The Moscow Motor Show may be hotter than we previously though. Right on the heels of the debut of the next Mazda6, the Japanese automaker has revealed that it will continue to develop rotary engines and is also working on a range-extended vehicle.

When word came that the RX-8 would drive off to the big salvage yard in the sky, it was feared that it would spell the end for the stupendously high-revving mill, but Mazda CEO Takashi Yamanouchi stated that the company will "continue to explore ways to improve the fuel efficiency and capabilities of the rotary engine so it can be the primary source of power again." That sounds very promising, coming form Yamanouchi, who said that interest in the rotary motivated his decision to come work for the automaker in 1967.

Part of the equation to maximize the potential of the rotary is to incorporate range-extending technology. Sure, Mazda's rotary engines loves to play with its RPMs in the stratosphere, the company knows this mill is most efficient at about 2000 rpm. Starting and stopping require a good amount of energy to change the momentum of the Reuleaux triangle-shaped rotor. Range extenders would keep the rotor spinning at that ideal 2000 rpm while idling.

Rotary fans will hopefully rejoice at the idea of the Wankel mill continuing on for some time. Anyone worried about the engine's fate will appreciate word that as long as Yamanouchi works for Mazda, research into the uses of the rotary will continue.


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    • 1 Second Ago
  • 22 Comments
      A. Harlan
      • 2 Years Ago
      In the last 8 months I have had 4 serious offers to buy my 07 GT RX8, with a bit less than 25k on it. About 11k were 4 long western road trips, the rest local country roads, local freeways and suburban traffic. Never a single hiccup or failure of anything. I recently replaced its OEM tires and it has had routine oil and filter changes along with keeping the other fluids fresh or changed,but that is about it for maintenance. It never burned oil like reports talked about....but this is not the car for stop and go driving when it comes to gas mileage, great on highway trips about 27/29, lousy in local stop and go traffic down to 13/14mpg there. As to the guys who seriously wanted to buy it, including a local dealer who calls me up every couple months with an "incredible offer" .....fagettaboutit!
        axiomatik
        • 2 Years Ago
        @A. Harlan
        If it never burns oil, there is something wrong. The engine has an Oil Metering Pump to inject oil into the rotor housings. If your engine isn't burning any oil, then it isn't being properly lubricated. I bought one of the last new RX-8s left in the country a few months ago. It is a fantastic car, and I regularly get compliments on it.
      Hedo D
      • 2 Years Ago
      How about this? Why don't they make a electric vehicle with a single rotor powering an alternator?
        disngaj
        • 2 Years Ago
        @Hedo D
        Exactly: The rotary engine would make for a simple, light weight generator for a battery-electric vehicle.
          ijardine
          • 2 Years Ago
          @disngaj
          Yes the few moving parts, the efficiency at low and steady rpm, the smoothness, the low build cost and small size and weight make it ideal as the generator of electricity, stored in batteries for an extended range car. I understand that even Audi has had prototypes running in this cofiguration. Sady this means no high performance sports car.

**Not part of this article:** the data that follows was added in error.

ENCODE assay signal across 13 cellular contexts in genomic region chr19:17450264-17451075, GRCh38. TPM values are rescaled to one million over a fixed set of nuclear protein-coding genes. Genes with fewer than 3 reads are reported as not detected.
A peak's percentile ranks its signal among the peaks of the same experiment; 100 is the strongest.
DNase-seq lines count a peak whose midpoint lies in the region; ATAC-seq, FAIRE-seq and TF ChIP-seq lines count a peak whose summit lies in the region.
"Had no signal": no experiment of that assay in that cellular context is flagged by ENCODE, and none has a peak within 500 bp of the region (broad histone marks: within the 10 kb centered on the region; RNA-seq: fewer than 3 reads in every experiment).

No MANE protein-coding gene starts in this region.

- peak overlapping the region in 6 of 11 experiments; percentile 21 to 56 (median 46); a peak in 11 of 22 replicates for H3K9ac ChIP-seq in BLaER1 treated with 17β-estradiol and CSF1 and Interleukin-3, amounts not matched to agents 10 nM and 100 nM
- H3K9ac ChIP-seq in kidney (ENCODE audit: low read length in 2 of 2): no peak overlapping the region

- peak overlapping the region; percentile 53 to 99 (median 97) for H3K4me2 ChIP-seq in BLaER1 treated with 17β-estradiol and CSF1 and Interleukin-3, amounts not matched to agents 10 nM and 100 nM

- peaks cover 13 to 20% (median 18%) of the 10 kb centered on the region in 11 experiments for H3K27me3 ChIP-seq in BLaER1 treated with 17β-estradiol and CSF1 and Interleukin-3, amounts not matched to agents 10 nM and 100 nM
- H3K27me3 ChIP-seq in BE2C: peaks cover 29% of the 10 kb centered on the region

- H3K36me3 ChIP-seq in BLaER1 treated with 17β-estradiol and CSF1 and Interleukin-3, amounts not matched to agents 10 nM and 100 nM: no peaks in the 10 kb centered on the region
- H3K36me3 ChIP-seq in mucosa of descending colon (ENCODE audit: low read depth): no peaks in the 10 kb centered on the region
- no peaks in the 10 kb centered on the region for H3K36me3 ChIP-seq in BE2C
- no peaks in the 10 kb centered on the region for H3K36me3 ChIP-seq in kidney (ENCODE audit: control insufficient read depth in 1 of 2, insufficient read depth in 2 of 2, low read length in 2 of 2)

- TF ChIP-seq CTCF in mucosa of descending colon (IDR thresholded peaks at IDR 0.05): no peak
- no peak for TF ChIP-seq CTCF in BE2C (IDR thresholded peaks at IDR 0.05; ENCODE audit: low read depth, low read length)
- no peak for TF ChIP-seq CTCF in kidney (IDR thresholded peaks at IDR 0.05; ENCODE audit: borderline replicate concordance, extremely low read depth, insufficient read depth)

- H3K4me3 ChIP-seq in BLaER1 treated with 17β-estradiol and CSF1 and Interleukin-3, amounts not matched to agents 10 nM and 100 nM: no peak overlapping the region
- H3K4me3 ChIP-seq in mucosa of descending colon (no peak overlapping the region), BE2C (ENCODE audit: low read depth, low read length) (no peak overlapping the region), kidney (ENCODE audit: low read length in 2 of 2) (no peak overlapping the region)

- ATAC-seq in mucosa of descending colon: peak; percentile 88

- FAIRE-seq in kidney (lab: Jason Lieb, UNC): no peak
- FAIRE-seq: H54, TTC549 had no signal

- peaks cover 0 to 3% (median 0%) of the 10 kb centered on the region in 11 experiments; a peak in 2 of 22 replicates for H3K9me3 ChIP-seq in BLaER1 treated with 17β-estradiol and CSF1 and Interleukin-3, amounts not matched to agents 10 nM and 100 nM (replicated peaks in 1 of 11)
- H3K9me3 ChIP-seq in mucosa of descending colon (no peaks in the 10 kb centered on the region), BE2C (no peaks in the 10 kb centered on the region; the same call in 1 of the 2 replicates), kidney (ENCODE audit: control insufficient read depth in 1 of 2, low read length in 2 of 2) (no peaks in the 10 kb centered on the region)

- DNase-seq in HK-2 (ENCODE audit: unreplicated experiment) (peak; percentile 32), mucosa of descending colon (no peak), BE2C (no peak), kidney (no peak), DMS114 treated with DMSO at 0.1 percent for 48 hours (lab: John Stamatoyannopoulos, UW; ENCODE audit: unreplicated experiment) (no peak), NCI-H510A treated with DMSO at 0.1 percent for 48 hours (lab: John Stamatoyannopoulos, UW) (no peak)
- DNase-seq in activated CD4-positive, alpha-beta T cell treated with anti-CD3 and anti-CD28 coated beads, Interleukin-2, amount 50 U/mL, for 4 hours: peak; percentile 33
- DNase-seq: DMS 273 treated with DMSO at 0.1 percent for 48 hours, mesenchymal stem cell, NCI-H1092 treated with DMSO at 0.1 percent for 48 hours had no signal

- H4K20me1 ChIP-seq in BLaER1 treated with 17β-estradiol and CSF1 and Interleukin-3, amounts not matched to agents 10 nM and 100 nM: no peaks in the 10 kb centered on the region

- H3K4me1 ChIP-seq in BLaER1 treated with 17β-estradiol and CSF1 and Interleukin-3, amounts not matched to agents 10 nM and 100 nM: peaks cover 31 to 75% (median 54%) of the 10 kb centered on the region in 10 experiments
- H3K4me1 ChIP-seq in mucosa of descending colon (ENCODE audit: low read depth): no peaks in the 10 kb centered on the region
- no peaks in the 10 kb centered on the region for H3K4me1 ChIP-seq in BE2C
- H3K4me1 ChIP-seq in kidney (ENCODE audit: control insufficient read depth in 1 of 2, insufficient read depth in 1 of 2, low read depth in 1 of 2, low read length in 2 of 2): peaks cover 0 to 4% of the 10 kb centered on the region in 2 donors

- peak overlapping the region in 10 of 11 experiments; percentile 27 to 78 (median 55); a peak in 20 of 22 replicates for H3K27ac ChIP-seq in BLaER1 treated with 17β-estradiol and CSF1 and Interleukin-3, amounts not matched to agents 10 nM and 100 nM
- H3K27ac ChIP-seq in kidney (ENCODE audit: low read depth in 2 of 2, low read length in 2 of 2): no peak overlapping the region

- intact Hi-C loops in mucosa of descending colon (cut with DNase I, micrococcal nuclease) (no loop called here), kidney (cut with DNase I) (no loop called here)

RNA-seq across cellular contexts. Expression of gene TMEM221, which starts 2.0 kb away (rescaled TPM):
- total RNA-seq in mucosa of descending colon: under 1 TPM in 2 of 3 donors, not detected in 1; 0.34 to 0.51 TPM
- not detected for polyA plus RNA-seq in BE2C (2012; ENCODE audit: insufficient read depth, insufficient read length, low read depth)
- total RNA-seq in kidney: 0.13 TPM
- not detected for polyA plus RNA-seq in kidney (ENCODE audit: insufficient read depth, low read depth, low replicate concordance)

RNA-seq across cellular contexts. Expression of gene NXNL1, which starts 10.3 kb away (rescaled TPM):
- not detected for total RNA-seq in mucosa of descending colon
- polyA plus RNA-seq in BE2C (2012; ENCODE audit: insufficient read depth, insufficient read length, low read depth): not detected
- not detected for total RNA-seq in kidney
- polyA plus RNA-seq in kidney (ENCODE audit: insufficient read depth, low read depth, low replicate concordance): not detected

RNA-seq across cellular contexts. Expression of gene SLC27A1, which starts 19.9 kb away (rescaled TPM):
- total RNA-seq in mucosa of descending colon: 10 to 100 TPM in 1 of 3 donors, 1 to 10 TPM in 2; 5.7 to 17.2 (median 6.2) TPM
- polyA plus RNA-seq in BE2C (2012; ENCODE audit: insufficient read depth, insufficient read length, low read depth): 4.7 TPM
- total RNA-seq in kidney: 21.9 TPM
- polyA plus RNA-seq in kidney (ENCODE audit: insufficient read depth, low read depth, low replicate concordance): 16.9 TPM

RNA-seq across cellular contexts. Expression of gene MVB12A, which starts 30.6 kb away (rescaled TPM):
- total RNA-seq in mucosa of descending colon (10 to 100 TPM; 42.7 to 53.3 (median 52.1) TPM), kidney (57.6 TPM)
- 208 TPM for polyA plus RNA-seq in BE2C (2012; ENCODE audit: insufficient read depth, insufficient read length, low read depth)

bauhaus
          • 2 Years Ago
          @disngaj
          But there's no reason a rotary-electric hybrid couldn't be tuned for performance. It's all in how the electric motor supplies power to the wheels, and how much current you let it draw out of the battery. (More or less: not an electrical engineer.) All else being equal, more zoom-zoom probably means less overall fuel efficiency -- but no reason you couldn't set the drivetrain up differently for different applications.
      Letstakeawalk
      • 2 Years Ago
      Mazda is planning to burn hydrogen in their rotary RE. http://www.mazda.com/mazdaspirit/rotary/hre/
        tarheel91
        • 2 Years Ago
        @Letstakeawalk
        Yep, rotaries are very flexible about fuels. The plan is to actually have it run on both hydrogen and gasoline to provide flexibility.
      jrtritsch
      • 2 Years Ago
      Am I the only one looking at the rotary and the RX8 as a ridiculous pairing? Mazda, "Lets make a brilliant affordable four door sports car that is very practical to live with and pair it with the LEAST practical engine which gets terrible mileage and has been unreliable in every iteration? If they are stuck thinking the rotary will ever be a good idea the least they could do is put it in a no-compromise true sports car....which is the only place it belongs
      Lachmund
      • 2 Years Ago
      same idea audi followed with their a1 hybrid concept. will only work and be great if they get the engine to run low on fuel
      carguy1701
      • 2 Years Ago
      Is it possible to run direct injection on a rotary?
        Rob
        • 2 Years Ago
        @carguy1701
        Well...considering that image shows fuel being directly injected.....I'm going to go ahead and say yes
        brian
        • 2 Years Ago
        @carguy1701
        http://www.autoblog.com/2009/05/22/is-the-next-mazda-renesis-rotary-set-to-get-direct-injection/
      jfarber
      • 2 Years Ago
      Mazda does not use a Reuleaux triangle-shaped rotor.
      wanderlust
      • 2 Years Ago
      rx7! rx7!
      tireroaster
      • 2 Years Ago
      I wonder what this could mean for a possible RX9?
      tarheel91
      • 2 Years Ago
      Just an FYI, the wankel rotor isn't actually a Reuleaux triangle. The sides are a bit too flat.
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